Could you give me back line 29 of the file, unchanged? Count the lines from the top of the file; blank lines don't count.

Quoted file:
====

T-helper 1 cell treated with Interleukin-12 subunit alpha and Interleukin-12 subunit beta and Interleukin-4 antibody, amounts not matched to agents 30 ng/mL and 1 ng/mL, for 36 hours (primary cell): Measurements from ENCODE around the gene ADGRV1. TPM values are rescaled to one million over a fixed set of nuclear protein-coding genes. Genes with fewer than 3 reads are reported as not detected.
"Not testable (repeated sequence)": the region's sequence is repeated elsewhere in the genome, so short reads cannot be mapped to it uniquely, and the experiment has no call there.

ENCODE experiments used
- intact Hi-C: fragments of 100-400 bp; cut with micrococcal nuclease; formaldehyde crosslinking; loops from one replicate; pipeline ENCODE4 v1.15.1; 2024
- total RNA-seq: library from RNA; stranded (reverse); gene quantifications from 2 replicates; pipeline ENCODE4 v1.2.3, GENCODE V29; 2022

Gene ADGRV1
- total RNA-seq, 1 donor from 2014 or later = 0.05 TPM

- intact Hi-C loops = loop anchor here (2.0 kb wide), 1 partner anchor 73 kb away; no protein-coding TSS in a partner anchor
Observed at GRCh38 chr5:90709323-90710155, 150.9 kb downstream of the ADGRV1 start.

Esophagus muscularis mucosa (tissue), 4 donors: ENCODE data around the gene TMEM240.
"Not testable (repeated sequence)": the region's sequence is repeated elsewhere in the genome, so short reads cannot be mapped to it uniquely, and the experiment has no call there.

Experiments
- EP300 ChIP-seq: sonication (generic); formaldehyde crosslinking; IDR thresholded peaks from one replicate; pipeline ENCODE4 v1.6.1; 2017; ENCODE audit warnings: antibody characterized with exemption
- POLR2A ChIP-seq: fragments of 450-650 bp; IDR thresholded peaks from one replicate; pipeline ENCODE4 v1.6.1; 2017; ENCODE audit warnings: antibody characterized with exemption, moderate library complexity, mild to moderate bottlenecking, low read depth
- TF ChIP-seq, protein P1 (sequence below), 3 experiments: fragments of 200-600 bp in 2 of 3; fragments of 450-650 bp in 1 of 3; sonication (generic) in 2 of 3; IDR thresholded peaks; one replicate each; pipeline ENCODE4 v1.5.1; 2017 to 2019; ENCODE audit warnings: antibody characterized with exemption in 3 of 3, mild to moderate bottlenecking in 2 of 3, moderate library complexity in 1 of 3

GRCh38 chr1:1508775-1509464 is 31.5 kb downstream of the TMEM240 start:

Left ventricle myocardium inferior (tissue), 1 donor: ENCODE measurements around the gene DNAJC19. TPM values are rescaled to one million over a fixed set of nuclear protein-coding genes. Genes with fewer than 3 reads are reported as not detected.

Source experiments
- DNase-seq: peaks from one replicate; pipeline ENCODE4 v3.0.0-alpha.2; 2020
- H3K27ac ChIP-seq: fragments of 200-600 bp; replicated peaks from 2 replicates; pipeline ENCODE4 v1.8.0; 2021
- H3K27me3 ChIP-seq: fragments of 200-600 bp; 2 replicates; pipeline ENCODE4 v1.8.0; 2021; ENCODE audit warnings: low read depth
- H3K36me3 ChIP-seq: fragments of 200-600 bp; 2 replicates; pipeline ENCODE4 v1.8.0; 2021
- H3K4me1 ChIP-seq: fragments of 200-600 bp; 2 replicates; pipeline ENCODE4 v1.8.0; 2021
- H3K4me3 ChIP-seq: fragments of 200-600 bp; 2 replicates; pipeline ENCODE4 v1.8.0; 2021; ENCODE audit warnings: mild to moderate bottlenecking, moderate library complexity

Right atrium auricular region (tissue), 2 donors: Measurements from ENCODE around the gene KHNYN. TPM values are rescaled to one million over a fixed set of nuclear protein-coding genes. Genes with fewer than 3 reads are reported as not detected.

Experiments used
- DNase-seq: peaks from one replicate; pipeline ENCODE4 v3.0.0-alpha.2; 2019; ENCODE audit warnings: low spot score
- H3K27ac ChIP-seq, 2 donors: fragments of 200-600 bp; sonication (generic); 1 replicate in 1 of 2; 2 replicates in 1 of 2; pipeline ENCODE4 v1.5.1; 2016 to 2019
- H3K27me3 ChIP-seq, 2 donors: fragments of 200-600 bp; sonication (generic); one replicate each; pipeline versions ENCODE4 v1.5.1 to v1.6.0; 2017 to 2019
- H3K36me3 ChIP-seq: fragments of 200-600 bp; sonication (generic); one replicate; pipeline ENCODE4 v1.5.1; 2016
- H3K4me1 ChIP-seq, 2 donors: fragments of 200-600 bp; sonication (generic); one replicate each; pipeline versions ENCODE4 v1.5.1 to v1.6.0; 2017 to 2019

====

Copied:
- H3K27me3 ChIP-seq, 2 donors: fragments of 200-600 bp; sonication (generic); one replicate each; pipeline versions ENCODE4 v1.5.1 to v1.6.0; 2017 to 2019